NO ONE visits Paete without being awed by the artistry and industry of its people. Even Jose Rizal’s Noli Mi Tangere mentioned the town’s woodcarving shops and the masterpieces created in these.
“Maraming malalandi ang kamay rito dahil maliit ang espasyo ng aming bayan (Our town is so small people have learned how to be creative with their hands),” says woodcarver Justino ‘Paloy’ Cagayat Jr. says, explaining why he and his townmates are artistically inclined.
PAETE, Laguna — Woodcarver Justino ‘Paloy’ Cagayat Jr. still remembers a time when the kabaret (honky-tonk joint) directly across his shop had some 200 “entertainers.” At that time, too, he recalls, numerous fires hit many carving shops because workers were just too busy to sweep wood shavings off floors and have proper cigarette breaks. To Cagayat, this town’s then new, racy form of entertainment and the fires were indicators of Paete’s wealth — and of the insatiable demand for its products.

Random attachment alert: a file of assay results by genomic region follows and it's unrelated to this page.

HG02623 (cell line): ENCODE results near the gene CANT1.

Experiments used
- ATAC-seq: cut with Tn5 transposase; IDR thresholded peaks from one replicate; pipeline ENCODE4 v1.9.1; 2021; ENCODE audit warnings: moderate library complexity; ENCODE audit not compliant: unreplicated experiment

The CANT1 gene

SINGAPORE — Twelve years ago, Francisco ‘Kiko’ Escora was already happy when a painting of his fetched P3,000 at an exhibit in Manila. But today Escora must be ecstatic; his works are being snapped up not only in his home country, where they now average P70,000 a piece, but also in places like Singapore, where Escora paintings are bought for S$4,000 each, or a cool hundred grand based on a P30:S$1 conversion.